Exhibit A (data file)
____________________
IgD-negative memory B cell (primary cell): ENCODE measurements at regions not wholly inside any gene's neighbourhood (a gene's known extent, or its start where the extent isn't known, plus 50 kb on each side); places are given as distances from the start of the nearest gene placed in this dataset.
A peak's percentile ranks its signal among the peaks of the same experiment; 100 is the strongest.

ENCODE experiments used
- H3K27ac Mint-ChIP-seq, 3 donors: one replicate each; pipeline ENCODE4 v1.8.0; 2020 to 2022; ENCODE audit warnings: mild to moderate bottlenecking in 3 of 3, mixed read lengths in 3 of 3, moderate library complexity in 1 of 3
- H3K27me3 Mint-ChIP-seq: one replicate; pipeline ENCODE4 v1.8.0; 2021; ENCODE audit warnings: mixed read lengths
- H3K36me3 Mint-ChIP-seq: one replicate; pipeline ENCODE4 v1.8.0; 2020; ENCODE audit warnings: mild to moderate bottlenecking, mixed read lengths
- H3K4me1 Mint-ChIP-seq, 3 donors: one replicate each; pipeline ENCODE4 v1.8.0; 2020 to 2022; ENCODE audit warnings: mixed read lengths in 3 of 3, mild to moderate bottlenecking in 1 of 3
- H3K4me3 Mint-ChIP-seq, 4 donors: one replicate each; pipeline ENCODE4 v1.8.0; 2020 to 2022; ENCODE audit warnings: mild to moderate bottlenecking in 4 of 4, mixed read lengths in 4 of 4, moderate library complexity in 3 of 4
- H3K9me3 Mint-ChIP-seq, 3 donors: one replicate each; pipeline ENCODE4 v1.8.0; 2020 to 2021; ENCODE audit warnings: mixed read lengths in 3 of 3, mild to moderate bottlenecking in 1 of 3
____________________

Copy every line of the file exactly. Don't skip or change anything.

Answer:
IgD-negative memory B cell (primary cell): ENCODE measurements at regions not wholly inside any gene's neighbourhood (a gene's known extent, or its start where the extent isn't known, plus 50 kb on each side); places are given as distances from the start of the nearest gene placed in this dataset.
A peak's percentile ranks its signal among the peaks of the same experiment; 100 is the strongest.

ENCODE experiments used
- H3K27ac Mint-ChIP-seq, 3 donors: one replicate each; pipeline ENCODE4 v1.8.0; 2020 to 2022; ENCODE audit warnings: mild to moderate bottlenecking in 3 of 3, mixed read lengths in 3 of 3, moderate library complexity in 1 of 3
- H3K27me3 Mint-ChIP-seq: one replicate; pipeline ENCODE4 v1.8.0; 2021; ENCODE audit warnings: mixed read lengths
- H3K36me3 Mint-ChIP-seq: one replicate; pipeline ENCODE4 v1.8.0; 2020; ENCODE audit warnings: mild to moderate bottlenecking, mixed read lengths
- H3K4me1 Mint-ChIP-seq, 3 donors: one replicate each; pipeline ENCODE4 v1.8.0; 2020 to 2022; ENCODE audit warnings: mixed read lengths in 3 of 3, mild to moderate bottlenecking in 1 of 3
- H3K4me3 Mint-ChIP-seq, 4 donors: one replicate each; pipeline ENCODE4 v1.8.0; 2020 to 2022; ENCODE audit warnings: mild to moderate bottlenecking in 4 of 4, mixed read lengths in 4 of 4, moderate library complexity in 3 of 4
- H3K9me3 Mint-ChIP-seq, 3 donors: one replicate each; pipeline ENCODE4 v1.8.0; 2020 to 2021; ENCODE audit warnings: mixed read lengths in 3 of 3, mild to moderate bottlenecking in 1 of 3